There is more than one meaning of Schwyz discussed in the 1911 Encyclopedia.
In 1503 the French king ceded it to Uri, Schwyz and Unterwalden, which henceforth ruled it very harshly through their bailiffs till 1798.
According to him the men of Schwyz and of Unterwalden were the first to rise, those of Uri following suit much later But neither Justinger nor Hemmerli makes any allusion to Tell or his feat.
Many details are given of the oppressions of the bailiffs: we hear of Gessler, of the meeting of Stoupacher of Schwyz, Furst of Uri, and a man of.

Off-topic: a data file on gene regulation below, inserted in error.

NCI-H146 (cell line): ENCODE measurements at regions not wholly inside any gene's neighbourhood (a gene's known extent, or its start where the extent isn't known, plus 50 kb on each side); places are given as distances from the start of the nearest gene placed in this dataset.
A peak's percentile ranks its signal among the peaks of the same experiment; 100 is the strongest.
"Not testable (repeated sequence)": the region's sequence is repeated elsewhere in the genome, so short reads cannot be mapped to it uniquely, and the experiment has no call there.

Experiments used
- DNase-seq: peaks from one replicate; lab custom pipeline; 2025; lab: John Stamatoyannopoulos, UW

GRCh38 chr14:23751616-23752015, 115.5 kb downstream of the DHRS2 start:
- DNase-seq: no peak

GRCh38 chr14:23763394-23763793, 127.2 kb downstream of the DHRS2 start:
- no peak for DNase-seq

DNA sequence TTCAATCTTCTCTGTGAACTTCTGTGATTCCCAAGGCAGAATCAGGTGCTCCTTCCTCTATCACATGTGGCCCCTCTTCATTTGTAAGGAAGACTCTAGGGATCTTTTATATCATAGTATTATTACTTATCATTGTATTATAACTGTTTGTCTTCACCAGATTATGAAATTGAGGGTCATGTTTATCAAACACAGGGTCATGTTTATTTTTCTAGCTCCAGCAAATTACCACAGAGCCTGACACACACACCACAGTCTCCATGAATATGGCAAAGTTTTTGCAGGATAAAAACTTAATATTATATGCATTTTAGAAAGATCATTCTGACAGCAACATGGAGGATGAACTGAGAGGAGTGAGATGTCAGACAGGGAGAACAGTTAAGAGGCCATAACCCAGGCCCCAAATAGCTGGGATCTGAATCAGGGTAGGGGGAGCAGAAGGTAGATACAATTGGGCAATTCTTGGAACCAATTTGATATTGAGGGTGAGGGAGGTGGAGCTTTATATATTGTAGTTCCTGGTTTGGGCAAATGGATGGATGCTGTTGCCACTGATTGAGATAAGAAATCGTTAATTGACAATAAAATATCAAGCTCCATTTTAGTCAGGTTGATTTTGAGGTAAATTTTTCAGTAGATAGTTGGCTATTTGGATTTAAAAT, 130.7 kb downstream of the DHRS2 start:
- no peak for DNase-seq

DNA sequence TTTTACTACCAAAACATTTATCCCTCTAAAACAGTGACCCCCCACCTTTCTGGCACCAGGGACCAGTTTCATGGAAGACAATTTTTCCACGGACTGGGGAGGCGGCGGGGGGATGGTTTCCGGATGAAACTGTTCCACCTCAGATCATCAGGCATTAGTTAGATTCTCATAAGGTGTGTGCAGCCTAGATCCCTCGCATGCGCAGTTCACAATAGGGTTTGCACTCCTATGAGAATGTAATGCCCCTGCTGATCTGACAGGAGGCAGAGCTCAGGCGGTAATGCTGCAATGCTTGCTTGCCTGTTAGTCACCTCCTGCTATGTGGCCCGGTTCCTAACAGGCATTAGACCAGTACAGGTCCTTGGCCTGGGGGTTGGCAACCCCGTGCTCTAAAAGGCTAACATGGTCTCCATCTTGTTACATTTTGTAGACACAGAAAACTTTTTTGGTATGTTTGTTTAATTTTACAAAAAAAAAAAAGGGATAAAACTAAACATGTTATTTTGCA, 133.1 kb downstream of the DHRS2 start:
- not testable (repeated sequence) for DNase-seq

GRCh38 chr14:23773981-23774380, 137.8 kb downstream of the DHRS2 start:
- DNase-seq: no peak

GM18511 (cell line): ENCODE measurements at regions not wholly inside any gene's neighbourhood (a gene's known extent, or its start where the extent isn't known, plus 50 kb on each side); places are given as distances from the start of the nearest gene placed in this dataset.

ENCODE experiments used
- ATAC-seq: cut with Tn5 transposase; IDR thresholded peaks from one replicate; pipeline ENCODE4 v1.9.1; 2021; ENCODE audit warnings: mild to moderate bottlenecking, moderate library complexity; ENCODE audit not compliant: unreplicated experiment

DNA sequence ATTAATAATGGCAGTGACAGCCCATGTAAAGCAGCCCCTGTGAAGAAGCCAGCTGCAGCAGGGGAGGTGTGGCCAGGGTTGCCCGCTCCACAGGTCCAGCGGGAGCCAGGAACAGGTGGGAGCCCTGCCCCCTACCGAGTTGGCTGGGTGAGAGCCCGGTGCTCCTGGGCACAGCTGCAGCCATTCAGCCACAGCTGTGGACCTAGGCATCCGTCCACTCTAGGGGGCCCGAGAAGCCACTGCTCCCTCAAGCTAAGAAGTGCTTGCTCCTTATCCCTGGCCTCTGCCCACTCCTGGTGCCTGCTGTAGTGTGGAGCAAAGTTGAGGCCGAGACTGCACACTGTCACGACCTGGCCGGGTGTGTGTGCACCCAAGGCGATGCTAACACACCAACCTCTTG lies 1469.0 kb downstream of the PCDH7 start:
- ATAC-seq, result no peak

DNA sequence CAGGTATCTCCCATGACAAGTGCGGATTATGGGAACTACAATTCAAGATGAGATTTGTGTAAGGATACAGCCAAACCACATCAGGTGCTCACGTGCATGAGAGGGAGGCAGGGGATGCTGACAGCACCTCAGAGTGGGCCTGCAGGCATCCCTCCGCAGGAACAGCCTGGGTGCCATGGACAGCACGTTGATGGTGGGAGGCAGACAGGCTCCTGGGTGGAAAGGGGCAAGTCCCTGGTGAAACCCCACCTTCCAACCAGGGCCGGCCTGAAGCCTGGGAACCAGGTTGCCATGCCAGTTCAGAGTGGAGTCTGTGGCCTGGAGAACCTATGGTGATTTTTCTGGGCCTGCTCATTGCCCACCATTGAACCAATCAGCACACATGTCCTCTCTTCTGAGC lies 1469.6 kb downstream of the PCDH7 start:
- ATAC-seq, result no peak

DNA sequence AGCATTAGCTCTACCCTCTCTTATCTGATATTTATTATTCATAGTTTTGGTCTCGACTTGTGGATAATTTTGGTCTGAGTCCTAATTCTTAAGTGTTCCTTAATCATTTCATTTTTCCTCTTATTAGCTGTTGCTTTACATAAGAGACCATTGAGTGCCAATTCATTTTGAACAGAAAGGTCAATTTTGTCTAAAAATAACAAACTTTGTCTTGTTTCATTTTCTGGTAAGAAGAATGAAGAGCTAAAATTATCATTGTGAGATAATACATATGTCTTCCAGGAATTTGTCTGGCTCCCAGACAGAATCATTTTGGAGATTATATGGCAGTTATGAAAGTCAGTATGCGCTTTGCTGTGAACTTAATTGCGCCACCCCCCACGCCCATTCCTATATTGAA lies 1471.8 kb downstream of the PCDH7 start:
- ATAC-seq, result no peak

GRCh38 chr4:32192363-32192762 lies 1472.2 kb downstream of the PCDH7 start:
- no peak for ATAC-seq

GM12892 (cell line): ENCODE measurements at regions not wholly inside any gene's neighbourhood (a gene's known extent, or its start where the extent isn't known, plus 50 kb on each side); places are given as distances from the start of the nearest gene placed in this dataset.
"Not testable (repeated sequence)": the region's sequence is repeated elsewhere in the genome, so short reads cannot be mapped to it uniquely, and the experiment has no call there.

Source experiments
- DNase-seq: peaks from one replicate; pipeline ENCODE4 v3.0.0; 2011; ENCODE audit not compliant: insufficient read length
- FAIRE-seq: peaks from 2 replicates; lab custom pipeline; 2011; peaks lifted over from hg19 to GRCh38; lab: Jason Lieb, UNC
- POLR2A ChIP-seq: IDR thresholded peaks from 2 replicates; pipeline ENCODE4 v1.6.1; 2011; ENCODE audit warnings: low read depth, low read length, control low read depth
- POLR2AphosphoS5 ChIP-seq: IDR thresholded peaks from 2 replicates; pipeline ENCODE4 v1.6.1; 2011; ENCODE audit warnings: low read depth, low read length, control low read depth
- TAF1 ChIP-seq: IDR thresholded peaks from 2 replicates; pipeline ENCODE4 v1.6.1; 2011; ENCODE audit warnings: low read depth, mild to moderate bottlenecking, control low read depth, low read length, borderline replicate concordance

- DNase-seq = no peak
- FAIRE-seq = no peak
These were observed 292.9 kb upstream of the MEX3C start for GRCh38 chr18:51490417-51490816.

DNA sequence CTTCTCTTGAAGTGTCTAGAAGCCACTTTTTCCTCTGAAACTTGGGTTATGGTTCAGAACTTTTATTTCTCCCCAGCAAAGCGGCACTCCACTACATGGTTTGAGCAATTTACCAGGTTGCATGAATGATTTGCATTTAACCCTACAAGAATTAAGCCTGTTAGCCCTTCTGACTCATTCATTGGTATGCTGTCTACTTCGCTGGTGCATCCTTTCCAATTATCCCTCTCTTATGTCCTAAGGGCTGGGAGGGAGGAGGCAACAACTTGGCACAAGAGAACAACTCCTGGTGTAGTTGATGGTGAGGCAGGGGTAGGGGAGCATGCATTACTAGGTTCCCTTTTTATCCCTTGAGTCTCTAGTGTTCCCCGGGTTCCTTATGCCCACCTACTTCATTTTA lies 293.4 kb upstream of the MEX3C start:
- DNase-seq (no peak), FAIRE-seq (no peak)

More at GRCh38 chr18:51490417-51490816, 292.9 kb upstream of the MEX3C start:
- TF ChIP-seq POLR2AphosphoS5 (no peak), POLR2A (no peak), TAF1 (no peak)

In the final recension of Tschudi's Chronicle (1734-36), which, however, differs in many particulars from the original draft still preserved at Zurich, we are told how Albert of Austria, with the view of depriving the Forest lands of their ancient freedom, sent bailiffs (among them Gessler) to Uri and Schwyz, who committed many tyrannical acts, so that finally on 8th November 1307, at the Riitli, Werner von Stauffacher of Schwyz, Walter Fiirst of Uri, Arnold von Melchthal in Unterwalden, each with ten companions, among whom was William Tell, resolved on a rising to expel the oppressors, which was fixed for New Year's Day 1308.